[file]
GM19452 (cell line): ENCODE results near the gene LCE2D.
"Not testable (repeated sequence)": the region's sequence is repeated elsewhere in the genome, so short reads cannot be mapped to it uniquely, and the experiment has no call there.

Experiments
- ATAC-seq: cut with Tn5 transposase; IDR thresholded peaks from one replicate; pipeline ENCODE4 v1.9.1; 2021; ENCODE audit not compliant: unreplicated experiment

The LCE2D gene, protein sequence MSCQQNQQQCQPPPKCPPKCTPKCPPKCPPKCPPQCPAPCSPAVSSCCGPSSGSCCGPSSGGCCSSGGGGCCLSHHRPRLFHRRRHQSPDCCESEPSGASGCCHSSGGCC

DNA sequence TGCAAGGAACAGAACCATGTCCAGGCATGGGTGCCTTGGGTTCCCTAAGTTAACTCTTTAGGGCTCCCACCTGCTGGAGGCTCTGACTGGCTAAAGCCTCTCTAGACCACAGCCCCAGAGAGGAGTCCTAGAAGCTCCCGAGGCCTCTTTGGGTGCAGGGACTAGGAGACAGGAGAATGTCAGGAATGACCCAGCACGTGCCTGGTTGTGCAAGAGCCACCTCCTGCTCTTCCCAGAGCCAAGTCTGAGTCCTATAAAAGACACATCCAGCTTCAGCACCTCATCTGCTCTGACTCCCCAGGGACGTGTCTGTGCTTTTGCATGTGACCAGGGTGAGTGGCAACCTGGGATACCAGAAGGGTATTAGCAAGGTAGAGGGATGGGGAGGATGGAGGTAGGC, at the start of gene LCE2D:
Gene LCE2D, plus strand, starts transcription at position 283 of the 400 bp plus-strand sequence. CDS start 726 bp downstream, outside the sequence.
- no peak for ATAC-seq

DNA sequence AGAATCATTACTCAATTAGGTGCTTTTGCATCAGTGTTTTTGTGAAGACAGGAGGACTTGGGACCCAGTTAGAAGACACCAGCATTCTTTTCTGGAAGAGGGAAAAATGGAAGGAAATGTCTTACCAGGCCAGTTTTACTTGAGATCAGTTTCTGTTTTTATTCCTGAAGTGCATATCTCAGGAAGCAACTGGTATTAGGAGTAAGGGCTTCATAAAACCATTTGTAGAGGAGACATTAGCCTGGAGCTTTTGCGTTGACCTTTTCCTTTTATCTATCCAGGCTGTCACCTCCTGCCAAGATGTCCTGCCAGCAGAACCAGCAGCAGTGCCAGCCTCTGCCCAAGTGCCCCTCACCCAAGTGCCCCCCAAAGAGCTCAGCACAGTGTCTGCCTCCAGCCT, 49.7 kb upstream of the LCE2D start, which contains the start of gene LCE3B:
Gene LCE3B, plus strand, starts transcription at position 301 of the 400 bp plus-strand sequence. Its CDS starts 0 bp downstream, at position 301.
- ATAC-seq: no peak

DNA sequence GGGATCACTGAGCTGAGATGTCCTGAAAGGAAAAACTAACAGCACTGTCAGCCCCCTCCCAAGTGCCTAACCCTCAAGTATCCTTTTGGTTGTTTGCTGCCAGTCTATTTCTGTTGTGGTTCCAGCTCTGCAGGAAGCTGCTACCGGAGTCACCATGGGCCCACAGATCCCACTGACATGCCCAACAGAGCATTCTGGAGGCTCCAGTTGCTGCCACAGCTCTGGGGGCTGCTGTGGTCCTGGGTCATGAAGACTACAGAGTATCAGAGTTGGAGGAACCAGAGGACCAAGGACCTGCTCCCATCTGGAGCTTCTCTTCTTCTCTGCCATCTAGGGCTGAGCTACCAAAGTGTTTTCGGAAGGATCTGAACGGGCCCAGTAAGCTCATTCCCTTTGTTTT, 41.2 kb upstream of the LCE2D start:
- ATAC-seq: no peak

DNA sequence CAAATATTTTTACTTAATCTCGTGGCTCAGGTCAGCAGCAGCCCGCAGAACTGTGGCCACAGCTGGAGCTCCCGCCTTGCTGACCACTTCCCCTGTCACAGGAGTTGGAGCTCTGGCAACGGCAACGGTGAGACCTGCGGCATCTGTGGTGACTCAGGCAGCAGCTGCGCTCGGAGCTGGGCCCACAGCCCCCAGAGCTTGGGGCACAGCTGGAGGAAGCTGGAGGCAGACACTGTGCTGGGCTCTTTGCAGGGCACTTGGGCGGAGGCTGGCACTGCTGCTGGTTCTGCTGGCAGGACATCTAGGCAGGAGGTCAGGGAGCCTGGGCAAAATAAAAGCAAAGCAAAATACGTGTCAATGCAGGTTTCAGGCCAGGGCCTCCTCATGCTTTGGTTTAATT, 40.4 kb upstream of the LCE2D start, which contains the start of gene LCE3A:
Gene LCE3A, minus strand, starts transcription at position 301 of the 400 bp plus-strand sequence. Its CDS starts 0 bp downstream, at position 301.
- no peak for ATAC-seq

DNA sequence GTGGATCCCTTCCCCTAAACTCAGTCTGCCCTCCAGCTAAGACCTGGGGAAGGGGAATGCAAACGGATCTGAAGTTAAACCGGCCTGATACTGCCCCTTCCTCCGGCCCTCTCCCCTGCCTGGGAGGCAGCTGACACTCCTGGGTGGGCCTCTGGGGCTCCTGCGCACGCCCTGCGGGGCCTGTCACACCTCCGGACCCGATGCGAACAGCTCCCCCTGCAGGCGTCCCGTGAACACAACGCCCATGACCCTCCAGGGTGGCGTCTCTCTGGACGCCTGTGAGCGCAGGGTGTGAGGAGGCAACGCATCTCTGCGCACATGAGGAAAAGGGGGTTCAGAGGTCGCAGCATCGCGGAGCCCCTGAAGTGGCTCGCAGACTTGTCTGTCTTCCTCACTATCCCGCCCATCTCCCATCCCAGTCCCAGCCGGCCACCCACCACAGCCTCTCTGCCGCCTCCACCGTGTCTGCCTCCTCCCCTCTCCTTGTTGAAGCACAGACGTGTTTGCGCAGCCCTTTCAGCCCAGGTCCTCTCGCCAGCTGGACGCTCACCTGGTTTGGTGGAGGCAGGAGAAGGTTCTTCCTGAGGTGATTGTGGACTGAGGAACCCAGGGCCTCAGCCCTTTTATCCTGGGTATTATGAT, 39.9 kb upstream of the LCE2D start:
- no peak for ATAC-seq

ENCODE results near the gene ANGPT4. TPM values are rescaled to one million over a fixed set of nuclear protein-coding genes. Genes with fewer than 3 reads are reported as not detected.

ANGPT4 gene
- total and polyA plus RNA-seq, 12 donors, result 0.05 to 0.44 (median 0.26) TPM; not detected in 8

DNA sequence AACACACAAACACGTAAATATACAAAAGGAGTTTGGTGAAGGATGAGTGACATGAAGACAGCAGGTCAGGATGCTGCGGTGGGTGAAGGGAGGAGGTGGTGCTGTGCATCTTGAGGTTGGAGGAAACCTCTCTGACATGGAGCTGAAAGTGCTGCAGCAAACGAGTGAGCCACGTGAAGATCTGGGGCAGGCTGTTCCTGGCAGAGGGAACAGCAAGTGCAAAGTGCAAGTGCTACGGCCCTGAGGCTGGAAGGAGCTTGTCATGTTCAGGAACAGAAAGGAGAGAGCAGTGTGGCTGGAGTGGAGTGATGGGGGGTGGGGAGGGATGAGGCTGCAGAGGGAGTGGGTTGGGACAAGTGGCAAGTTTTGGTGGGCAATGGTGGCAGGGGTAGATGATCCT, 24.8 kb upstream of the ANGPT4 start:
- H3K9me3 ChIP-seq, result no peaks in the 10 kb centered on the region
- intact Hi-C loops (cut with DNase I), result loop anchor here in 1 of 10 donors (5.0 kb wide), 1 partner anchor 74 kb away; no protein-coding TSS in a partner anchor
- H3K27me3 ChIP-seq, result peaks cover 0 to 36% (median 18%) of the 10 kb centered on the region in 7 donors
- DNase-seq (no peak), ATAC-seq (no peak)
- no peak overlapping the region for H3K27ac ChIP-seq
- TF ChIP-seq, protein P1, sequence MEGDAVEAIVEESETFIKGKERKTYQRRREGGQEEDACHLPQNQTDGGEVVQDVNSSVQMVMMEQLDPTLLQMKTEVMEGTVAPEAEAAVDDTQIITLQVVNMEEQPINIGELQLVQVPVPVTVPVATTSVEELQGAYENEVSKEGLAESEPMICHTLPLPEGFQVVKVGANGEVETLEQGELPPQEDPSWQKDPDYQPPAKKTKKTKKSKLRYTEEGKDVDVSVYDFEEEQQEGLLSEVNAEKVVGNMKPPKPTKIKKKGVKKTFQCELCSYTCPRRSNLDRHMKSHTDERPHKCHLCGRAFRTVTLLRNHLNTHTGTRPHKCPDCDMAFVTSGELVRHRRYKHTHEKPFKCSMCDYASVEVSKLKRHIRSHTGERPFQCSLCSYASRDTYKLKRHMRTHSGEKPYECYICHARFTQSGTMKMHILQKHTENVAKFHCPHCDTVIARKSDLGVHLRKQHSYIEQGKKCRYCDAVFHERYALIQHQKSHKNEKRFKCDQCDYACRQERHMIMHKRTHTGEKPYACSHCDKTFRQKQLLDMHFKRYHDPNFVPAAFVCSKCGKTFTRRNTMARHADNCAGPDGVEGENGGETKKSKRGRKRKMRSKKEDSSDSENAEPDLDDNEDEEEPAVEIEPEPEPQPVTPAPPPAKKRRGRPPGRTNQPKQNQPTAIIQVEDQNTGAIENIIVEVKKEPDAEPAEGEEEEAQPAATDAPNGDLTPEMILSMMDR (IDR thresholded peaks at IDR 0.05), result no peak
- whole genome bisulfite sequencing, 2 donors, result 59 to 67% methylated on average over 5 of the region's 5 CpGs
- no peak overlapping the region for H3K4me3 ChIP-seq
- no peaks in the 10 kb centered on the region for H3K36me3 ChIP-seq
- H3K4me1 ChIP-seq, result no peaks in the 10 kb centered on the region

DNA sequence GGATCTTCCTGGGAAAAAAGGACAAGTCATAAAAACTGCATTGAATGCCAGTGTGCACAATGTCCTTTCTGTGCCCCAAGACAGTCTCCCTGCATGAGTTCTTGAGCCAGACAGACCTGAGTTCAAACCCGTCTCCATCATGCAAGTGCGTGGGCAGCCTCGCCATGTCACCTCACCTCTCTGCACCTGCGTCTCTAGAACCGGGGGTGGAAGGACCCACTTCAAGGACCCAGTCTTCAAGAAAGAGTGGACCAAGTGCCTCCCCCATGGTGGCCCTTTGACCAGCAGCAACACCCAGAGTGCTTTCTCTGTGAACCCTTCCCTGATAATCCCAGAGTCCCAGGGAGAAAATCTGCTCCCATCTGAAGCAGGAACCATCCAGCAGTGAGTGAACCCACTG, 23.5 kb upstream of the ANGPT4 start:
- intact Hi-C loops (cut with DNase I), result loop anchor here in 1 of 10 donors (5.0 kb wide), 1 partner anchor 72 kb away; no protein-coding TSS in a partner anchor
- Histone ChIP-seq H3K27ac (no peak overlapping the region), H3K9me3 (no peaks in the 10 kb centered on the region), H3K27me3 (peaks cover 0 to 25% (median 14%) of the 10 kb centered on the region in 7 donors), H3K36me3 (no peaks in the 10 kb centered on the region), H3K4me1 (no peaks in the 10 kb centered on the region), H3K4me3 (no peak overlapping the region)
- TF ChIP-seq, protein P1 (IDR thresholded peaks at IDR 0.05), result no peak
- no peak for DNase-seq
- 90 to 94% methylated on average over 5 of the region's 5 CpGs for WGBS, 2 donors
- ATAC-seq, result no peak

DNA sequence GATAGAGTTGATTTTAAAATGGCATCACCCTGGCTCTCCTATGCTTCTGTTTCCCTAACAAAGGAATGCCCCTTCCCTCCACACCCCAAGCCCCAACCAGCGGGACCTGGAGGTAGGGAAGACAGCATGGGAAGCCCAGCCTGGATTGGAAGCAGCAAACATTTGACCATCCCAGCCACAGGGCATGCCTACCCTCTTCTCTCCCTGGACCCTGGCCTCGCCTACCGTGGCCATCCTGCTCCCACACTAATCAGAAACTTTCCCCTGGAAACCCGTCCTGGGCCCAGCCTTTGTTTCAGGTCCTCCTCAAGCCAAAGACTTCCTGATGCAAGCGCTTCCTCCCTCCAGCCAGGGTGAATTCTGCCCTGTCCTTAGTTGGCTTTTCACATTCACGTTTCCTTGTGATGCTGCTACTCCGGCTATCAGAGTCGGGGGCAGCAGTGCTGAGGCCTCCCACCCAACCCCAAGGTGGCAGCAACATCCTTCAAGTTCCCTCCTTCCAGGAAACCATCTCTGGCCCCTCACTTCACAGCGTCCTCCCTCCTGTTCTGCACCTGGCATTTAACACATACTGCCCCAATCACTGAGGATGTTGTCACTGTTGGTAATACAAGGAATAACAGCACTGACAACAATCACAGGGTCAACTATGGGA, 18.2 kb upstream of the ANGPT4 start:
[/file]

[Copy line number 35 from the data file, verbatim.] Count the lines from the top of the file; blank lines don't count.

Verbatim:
- Histone ChIP-seq H3K27ac (no peak overlapping the region), H3K9me3 (no peaks in the 10 kb centered on the region), H3K27me3 (peaks cover 0 to 25% (median 14%) of the 10 kb centered on the region in 7 donors), H3K36me3 (no peaks in the 10 kb centered on the region), H3K4me1 (no peaks in the 10 kb centered on the region), H3K4me3 (no peak overlapping the region)